Public Water in Private Handsby Monica Maldonado, Asst. Editor; Civil Engineering, 345 E. 47th Street, NY, NY 10017,
Serial Information: Civil Engineering—ASCE, 1997, Vol. 67, Issue 1, Pg. 49-51
Document Type: Feature article
The nation's water utilities are becoming a battleground for control between private companies that want a share of the market and public employees who are bidding for their own jobs. As any business student will attest, capitalizing on an emerging market requires innovation, specialization and speed, and today's water and wastewater firms are poised to take advantage of the newest opportunity: public water and wastewater utilities. With promises of lower user rates, freed-up municipal funds and modern management methods, engineering firms are swooping in on those municipalities facing aging infrastructures, shrinking budgets and tighter water regulations. The result is that a generation of deteriorating water and wastewater plants are being reborn into pared-down profit-making machines. While private management and consulting of water and wastewater plants has existed for a decade, a few recent transactions between municipalities and private firms are pushing privatization to a new level in the U.S.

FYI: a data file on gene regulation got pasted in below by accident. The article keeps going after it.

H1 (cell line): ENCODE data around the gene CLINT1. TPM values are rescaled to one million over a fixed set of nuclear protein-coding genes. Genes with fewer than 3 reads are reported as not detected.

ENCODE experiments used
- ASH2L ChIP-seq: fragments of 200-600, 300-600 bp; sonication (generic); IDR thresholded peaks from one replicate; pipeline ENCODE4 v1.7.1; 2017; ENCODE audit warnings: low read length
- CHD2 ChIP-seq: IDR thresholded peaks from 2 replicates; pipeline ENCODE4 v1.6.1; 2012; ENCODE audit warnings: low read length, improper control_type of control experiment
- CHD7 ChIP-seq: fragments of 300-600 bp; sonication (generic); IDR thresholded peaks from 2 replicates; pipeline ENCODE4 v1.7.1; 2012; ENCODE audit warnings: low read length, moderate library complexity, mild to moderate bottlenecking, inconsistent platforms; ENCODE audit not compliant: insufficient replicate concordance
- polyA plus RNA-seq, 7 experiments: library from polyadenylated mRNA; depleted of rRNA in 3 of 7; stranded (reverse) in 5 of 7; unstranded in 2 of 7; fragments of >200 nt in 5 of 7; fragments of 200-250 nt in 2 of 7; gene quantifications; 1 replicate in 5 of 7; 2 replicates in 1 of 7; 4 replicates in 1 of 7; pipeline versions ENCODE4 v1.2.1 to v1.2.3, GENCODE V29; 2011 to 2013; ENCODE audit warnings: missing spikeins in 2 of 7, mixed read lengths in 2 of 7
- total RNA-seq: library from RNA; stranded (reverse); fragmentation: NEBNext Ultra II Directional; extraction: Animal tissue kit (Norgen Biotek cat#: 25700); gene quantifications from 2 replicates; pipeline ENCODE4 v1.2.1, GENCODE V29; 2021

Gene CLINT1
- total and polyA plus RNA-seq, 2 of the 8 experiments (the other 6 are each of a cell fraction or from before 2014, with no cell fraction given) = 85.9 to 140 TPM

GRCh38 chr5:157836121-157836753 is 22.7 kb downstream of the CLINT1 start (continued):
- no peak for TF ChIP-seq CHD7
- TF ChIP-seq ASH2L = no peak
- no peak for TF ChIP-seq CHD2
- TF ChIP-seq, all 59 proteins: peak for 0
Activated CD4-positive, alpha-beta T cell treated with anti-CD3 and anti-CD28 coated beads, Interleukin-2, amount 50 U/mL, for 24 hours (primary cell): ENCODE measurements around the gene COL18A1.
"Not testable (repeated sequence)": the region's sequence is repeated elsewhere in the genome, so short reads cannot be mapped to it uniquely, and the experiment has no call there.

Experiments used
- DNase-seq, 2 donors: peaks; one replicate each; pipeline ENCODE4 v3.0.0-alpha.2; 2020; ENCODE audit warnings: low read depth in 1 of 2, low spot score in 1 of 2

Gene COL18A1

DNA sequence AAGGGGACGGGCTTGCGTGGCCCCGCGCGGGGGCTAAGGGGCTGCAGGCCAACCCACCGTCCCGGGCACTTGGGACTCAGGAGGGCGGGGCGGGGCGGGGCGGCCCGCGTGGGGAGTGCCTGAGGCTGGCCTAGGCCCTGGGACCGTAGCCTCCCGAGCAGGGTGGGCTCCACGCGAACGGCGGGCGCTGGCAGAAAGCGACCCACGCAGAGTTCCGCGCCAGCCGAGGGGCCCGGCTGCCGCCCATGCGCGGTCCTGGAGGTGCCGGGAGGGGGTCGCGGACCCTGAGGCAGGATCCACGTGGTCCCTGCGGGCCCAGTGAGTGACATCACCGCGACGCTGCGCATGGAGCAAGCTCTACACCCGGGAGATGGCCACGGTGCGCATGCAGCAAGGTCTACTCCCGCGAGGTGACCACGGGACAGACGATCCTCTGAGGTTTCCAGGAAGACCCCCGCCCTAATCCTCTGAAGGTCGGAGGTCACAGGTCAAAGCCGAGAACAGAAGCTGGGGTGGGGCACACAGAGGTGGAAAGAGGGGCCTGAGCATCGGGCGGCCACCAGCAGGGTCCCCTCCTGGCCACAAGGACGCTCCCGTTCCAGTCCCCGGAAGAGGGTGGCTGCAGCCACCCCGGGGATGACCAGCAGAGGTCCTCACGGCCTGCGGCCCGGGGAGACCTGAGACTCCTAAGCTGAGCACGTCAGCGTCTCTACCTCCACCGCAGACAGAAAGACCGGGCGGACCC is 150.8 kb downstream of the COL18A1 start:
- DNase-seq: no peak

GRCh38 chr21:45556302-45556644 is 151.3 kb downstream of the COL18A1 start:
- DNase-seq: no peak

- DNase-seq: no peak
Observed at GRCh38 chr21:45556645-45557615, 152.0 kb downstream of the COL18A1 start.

Subject Headings: Private sector | Public private partnership | Water management | Municipal water | Municipal wastewater | Wastewater treatment plants | Water supply systems | Management methods
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